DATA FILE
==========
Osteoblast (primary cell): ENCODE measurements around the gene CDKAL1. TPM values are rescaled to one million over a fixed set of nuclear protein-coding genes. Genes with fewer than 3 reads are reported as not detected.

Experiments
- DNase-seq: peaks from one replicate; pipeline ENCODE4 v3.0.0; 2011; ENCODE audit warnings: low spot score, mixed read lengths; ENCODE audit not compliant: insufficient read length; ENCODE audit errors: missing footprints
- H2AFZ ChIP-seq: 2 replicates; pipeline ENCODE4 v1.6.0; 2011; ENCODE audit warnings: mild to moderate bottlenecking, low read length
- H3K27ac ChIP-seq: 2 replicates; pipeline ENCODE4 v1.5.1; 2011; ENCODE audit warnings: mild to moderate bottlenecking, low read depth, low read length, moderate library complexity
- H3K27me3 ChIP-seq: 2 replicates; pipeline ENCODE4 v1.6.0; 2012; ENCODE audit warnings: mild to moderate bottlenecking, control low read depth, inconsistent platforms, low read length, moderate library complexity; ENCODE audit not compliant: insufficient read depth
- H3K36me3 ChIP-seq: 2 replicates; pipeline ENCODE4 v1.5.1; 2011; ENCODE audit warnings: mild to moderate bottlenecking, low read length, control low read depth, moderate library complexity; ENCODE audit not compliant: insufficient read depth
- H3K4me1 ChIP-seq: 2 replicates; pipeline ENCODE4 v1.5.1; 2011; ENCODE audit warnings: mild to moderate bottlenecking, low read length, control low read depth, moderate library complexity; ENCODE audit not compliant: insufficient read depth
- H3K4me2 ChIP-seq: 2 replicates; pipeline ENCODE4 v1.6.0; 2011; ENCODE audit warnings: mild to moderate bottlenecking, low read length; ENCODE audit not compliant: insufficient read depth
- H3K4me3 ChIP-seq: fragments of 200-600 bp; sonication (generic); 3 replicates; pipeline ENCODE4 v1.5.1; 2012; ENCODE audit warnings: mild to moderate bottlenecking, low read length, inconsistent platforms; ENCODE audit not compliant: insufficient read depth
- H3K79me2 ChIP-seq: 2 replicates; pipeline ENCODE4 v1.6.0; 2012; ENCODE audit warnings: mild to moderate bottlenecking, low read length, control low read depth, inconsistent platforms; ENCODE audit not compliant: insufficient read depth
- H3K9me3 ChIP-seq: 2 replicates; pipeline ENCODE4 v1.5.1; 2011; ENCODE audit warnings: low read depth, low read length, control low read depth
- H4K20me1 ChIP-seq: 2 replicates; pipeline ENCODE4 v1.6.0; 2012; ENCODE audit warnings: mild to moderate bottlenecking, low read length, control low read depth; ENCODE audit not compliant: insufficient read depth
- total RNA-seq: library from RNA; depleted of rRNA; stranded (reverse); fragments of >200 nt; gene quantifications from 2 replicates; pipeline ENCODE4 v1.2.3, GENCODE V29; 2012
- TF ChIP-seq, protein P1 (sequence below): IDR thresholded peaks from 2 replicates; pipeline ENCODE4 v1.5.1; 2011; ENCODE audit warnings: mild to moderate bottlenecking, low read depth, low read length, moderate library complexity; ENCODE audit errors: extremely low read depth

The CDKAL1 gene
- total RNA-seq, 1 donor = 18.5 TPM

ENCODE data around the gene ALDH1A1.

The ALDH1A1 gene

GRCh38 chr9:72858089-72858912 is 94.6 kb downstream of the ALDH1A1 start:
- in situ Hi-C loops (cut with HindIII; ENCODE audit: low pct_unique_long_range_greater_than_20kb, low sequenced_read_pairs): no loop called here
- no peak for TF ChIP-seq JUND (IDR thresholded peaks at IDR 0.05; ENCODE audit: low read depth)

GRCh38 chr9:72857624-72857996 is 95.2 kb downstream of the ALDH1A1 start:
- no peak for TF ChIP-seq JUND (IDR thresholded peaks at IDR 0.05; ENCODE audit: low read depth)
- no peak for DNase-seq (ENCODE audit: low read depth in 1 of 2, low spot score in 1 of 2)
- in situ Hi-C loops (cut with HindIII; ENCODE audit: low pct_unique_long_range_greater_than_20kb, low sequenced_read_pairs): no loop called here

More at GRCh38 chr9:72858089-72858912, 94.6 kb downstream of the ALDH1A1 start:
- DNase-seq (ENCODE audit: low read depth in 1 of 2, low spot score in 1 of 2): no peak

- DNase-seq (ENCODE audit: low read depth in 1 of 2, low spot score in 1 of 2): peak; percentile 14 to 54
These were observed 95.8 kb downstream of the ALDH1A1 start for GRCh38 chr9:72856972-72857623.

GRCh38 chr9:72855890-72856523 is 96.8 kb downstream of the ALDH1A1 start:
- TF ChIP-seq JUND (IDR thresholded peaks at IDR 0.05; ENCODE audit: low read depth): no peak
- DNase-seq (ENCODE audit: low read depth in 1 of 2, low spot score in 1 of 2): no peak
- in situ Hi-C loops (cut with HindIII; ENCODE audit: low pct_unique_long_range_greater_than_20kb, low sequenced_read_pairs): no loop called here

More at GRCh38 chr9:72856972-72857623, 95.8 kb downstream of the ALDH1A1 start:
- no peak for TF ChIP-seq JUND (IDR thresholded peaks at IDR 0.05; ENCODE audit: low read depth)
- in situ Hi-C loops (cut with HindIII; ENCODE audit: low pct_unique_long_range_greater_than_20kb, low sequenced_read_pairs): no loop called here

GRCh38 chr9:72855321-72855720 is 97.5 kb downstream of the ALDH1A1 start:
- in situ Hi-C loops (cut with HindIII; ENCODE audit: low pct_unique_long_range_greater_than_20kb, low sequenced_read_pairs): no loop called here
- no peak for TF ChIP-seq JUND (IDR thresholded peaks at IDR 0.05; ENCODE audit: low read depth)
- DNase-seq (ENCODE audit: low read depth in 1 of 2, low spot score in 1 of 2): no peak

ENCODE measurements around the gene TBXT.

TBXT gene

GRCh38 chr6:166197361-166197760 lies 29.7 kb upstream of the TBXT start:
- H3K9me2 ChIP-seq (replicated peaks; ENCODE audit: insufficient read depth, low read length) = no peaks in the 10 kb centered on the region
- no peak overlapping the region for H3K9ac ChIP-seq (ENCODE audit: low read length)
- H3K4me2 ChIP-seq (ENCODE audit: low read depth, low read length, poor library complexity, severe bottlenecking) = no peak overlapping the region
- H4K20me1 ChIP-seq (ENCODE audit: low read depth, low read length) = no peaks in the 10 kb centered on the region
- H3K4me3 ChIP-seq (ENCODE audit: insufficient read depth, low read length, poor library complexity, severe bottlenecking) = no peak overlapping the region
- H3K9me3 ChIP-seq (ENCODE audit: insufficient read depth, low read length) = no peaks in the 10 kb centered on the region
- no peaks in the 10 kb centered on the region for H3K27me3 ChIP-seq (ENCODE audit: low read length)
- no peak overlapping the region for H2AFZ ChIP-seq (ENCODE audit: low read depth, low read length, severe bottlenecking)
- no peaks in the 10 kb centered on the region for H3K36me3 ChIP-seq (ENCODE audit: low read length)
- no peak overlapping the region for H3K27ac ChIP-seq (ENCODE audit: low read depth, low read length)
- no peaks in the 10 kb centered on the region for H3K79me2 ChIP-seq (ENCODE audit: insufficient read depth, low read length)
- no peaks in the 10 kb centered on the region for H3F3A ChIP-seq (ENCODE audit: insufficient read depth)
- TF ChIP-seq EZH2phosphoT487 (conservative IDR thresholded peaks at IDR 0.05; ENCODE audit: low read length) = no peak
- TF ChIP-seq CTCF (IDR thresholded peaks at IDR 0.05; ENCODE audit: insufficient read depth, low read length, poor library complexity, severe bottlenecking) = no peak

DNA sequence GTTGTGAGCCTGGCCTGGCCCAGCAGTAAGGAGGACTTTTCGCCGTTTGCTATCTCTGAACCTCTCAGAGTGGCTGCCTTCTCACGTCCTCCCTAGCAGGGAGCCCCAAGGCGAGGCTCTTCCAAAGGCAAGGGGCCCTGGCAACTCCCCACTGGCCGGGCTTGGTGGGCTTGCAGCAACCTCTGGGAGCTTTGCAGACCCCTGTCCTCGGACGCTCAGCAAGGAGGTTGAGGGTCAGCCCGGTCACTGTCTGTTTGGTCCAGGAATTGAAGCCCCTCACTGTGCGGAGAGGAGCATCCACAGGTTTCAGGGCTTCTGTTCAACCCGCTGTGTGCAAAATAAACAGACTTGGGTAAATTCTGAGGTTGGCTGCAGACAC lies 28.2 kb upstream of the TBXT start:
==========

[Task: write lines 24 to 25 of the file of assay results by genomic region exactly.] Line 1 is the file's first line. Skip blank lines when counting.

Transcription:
- no peak for TF ChIP-seq JUND (IDR thresholded peaks at IDR 0.05; ENCODE audit: low read depth)
- no peak for DNase-seq (ENCODE audit: low read depth in 1 of 2, low spot score in 1 of 2)